Starting a new fundraiser is always a risky venture for a non-profit organization.
“How much time do we dedicate to something new?”
“What if no one shows up?”
“What if it’s successful, but people don’t come back because they did it once and that’s it?”
When Susan Stegeman, Special Olympics Missouri vice president, first heard about a potential new fundraiser 20 years ago – the Polar Plunge — she said she wasn’t really sure what to think. She reached out to fellow Special Olympics programs that were already putting on Polar Plunge events, asking for their help.
Her pitch for Osage Beach P.D. to hold the first Plunge was all about being a part of something “really huge.”
Once the police department signed on, she said everyone else in the community really gravitated toward the event not just due to the cause, but the uniqueness as well.
That first year’s Plunge had 54 people take a dip and raised more than $8,200.
“Back then we didn’t really know what to do, so we just had everybody go in at the same time and it was over in about eight seconds,” Stegeman said. “Who would have thought from our humble beginnings 20 years ago that we would grow into this mecca, mega-event?”
Embraced from day one
The Lake of the Ozarks Plunge is a partnership between an organization and community that means so much to both parties.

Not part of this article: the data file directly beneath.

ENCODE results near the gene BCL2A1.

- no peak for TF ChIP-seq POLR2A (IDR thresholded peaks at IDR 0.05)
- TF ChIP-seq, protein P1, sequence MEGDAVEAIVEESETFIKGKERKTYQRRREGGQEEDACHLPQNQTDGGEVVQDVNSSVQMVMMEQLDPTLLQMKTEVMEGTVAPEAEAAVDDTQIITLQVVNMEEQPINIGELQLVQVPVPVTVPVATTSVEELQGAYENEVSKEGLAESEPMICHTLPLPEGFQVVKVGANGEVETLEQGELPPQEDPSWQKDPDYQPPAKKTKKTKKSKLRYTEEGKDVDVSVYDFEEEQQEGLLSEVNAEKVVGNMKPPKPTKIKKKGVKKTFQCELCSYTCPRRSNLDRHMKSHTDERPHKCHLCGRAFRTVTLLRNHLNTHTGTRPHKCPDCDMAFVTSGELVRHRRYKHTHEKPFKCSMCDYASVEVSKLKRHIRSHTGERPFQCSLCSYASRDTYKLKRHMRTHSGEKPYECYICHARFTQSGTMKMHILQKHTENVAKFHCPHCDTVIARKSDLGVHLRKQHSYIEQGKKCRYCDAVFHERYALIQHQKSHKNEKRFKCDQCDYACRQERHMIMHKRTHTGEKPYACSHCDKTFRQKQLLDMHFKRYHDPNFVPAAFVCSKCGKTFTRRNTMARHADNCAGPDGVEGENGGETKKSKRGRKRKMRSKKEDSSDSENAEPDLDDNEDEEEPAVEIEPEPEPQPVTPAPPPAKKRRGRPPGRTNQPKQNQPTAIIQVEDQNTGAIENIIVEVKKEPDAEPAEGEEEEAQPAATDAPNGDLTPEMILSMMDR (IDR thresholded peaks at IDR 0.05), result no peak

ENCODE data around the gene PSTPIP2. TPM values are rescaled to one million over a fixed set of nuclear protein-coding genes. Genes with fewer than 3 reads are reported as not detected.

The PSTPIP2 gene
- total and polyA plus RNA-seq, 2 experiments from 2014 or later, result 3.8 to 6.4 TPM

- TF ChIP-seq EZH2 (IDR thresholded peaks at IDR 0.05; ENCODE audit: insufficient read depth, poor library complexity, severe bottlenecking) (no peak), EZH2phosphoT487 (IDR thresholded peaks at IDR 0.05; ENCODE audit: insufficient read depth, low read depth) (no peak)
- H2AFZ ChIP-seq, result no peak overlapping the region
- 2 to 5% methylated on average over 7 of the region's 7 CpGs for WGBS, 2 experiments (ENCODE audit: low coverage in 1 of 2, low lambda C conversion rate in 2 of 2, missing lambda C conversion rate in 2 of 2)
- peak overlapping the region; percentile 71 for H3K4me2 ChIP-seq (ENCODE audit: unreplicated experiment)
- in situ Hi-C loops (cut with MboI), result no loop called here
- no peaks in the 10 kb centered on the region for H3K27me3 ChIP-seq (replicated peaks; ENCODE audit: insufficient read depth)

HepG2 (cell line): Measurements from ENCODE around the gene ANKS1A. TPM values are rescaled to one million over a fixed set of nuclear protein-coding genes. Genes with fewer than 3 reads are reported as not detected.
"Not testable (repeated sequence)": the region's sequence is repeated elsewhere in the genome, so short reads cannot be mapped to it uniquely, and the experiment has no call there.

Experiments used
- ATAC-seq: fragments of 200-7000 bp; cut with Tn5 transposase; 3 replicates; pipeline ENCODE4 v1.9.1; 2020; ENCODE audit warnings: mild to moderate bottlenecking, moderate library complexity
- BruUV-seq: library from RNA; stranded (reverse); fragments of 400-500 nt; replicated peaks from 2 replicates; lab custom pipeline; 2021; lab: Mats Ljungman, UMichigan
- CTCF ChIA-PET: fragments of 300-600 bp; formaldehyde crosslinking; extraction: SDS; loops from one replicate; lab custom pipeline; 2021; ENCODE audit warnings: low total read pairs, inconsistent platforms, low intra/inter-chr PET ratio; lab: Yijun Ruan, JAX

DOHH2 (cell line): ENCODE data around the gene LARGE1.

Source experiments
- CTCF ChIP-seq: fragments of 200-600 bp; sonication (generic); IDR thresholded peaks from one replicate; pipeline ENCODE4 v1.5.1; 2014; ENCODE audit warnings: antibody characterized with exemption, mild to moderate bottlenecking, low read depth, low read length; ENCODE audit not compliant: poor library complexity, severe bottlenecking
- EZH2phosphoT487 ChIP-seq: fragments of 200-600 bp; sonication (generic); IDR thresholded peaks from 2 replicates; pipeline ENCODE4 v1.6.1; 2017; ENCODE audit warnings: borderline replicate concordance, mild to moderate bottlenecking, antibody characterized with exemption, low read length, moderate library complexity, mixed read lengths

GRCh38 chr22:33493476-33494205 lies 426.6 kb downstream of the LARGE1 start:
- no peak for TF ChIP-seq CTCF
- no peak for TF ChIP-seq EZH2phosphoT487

Pete Leyva of the Osage Beach P.D. has been on the Lake of the Ozarks Plunge Committee for 15 years. He has seen the impact the Plunge has on the city during a slower part of the year, tourism-wise.
“When Susan Stegeman first got a hold of Chief Troutman that first year, she could have went to many different lakes,” Leyva said.
“We are the granddaddy of all the Plunges. We are proud to hold that moniker and what it does for the city especially at this time of year bringing that many people in. They’re not just Plunging, they’re going back to the motels, shopping at our businesses and this time of year the merchants just appreciate their business.
Even more importantly to Leyva and other committee members involved, Leyva has seen the effect it has on SOMO’s athletes.
“It’s a lot on our shoulders, but at the same time I do it for Special Olympics,” he said. “I’ve been to the events. I’ve been to the Summer Games. I’ve been to the USA Games the first year we had them. I’ve been to different events for Special Olympics… What Special Olympics has done for me, even though I give back, I could never give back as much as they’ve given to me.”
‘The kindest of the kind’
While committee members and SOMO staff have worked tirelessly over the past 20 years to make it a successful event, the Lake of the Ozarks Plunge wouldn’t be the Lake’s largest winter party without the Plungers themselves. And four people have been there since the very beginning – Randy Werner, Norma Brown, Curt Yaeger and Ed Flaspohler.
“We all came down that first year and started it,” Flaspohler said. “We went in three or four times that first year. It’s been a great cause.”
Brown said while many like to say they’re the craziest of the crazy for Plunging, she likes to think of them as “the kindest of the kind.”
“It’s a great cause… If we can do this for (the athletes) and raise money for them so they can do things that we all like to do then giddy up, right?,” Brown said.